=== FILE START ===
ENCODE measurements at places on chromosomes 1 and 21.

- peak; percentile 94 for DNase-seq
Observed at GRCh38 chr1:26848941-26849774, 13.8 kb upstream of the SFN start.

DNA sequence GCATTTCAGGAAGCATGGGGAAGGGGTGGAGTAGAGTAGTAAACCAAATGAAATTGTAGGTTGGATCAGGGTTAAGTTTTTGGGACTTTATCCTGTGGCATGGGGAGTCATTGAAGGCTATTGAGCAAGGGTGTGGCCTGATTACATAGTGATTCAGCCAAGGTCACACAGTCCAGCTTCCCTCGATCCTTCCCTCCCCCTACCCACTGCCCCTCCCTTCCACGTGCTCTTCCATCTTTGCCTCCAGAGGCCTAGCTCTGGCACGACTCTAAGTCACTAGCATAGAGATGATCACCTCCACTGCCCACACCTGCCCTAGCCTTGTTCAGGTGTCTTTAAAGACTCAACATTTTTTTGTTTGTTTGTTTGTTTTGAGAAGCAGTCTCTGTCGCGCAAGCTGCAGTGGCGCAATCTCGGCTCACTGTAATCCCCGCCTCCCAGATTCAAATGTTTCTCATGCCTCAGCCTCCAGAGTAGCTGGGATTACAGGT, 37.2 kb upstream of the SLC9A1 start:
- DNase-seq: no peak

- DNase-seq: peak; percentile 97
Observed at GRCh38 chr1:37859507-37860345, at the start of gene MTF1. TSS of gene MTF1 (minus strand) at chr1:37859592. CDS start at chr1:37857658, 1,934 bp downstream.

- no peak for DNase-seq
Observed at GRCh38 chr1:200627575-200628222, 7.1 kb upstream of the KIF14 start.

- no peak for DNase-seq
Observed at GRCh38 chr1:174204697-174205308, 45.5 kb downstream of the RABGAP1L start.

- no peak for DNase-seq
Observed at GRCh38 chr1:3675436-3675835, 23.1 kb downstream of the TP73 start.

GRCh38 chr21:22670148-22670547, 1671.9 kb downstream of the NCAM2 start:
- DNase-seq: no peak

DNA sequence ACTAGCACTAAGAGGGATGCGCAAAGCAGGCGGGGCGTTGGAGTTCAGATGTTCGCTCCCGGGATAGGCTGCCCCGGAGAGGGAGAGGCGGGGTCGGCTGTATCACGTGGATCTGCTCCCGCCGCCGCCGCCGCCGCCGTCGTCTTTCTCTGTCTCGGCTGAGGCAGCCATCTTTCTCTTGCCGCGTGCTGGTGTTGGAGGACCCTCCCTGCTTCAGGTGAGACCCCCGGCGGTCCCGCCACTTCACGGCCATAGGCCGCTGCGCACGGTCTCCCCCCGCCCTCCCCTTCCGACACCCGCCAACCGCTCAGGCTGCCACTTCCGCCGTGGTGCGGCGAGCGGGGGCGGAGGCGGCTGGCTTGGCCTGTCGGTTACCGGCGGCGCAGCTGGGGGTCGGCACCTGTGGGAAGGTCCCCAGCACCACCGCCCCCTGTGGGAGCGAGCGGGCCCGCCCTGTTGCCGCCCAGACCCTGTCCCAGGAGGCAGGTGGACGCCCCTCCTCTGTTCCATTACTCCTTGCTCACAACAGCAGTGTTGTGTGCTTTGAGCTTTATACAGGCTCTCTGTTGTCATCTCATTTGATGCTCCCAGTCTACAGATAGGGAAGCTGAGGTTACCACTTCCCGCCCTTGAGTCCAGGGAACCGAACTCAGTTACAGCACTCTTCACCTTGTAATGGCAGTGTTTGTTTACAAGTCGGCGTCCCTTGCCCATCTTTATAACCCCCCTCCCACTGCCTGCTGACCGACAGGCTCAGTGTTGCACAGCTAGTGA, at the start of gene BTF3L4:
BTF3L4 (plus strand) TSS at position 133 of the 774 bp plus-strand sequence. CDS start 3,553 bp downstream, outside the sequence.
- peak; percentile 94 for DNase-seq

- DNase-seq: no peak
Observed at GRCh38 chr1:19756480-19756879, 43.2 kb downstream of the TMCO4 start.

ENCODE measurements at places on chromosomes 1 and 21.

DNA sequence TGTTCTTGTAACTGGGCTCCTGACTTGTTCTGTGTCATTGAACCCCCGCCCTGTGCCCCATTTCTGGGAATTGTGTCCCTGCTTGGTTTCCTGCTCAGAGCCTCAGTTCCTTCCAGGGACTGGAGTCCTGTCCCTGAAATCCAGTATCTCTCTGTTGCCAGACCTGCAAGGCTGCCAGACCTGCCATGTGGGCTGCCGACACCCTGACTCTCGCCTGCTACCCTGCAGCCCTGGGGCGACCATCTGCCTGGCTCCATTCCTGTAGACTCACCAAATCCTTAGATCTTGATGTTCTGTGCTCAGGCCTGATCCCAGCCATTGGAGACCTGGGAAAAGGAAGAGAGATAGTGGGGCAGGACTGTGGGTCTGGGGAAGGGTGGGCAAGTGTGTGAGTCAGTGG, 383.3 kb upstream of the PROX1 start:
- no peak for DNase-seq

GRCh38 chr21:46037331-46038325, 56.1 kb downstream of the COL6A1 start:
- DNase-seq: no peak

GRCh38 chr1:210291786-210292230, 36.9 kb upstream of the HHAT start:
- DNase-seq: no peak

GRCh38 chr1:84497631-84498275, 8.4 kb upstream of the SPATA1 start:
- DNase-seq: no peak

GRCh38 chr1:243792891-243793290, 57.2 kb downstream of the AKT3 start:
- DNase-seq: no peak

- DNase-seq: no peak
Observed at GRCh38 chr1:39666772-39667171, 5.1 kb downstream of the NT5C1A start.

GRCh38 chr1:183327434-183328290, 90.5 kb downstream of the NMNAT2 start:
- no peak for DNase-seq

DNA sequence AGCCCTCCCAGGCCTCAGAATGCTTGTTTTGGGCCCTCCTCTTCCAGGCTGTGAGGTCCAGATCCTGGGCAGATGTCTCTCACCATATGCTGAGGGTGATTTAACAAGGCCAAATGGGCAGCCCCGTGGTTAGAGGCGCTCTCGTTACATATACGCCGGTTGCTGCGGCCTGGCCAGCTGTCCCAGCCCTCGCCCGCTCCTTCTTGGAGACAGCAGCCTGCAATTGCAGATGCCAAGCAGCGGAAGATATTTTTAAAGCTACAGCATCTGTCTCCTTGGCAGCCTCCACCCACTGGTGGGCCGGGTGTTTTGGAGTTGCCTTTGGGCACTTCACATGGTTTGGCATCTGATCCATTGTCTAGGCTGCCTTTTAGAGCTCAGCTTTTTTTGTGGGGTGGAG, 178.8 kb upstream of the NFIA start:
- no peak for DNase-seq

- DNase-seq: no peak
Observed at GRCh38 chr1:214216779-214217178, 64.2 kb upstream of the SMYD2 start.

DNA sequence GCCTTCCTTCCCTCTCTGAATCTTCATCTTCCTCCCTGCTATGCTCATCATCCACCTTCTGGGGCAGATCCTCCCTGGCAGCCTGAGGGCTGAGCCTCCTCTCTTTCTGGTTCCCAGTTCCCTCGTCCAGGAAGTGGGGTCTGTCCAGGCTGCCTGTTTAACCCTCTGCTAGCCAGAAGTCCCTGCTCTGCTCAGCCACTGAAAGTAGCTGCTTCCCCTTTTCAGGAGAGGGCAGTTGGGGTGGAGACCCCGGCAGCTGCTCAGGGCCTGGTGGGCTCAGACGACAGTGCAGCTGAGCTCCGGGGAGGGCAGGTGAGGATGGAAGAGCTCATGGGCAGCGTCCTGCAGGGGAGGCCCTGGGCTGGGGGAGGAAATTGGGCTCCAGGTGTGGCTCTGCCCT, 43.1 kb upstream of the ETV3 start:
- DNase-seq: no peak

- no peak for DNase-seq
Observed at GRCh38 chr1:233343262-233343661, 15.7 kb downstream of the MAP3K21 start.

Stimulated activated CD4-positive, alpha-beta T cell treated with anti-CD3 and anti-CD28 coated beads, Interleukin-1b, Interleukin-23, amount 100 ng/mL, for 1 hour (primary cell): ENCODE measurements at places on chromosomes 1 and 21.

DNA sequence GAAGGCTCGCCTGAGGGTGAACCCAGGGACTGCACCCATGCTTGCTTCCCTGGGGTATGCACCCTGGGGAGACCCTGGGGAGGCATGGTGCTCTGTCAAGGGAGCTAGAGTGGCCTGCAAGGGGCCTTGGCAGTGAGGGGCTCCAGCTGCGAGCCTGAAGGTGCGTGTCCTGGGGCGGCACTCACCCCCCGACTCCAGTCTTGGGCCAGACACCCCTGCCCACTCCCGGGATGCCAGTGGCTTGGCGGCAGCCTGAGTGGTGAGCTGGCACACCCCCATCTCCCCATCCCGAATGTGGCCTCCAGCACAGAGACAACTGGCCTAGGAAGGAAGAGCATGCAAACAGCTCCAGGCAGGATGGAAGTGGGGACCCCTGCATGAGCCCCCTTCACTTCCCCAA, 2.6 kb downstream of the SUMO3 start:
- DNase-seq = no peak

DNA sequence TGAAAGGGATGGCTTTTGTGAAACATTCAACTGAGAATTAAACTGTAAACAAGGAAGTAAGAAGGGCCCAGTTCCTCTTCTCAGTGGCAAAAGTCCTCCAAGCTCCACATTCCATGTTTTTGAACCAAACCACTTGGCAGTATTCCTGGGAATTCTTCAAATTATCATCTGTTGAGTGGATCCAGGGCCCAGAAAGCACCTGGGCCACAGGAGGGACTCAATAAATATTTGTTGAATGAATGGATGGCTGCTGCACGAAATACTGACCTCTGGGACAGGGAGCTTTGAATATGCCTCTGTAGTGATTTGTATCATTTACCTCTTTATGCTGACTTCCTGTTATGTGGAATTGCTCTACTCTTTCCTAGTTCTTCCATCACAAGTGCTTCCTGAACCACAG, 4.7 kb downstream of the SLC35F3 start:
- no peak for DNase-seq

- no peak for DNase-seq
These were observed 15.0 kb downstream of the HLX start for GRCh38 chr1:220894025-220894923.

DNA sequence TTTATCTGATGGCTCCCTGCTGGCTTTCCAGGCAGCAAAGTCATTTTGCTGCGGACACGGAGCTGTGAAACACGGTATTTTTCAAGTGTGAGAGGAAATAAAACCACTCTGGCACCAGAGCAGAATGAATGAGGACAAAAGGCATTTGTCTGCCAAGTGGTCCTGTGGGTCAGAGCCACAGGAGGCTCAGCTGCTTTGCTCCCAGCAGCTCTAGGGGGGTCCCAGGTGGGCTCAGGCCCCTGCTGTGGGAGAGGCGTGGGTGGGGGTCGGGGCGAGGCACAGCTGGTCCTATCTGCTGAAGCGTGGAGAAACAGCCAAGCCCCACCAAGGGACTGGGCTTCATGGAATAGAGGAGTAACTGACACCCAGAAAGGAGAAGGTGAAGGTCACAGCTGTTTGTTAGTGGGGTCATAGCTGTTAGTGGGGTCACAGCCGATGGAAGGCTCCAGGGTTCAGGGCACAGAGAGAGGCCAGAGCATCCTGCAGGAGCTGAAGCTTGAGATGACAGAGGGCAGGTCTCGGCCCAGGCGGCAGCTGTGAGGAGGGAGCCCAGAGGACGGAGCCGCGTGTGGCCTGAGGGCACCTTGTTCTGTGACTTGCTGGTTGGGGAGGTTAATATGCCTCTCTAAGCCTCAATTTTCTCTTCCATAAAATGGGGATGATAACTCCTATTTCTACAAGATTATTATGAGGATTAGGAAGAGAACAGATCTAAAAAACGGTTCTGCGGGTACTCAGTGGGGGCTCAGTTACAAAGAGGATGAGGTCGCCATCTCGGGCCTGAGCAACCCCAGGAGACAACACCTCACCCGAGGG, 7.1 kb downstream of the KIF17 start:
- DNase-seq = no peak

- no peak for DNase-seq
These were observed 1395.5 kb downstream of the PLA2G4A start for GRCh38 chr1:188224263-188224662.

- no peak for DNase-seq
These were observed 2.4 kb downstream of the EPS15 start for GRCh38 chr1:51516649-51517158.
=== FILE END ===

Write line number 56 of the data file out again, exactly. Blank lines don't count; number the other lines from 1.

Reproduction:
These were observed 2.4 kb downstream of the EPS15 start for GRCh38 chr1:51516649-51517158.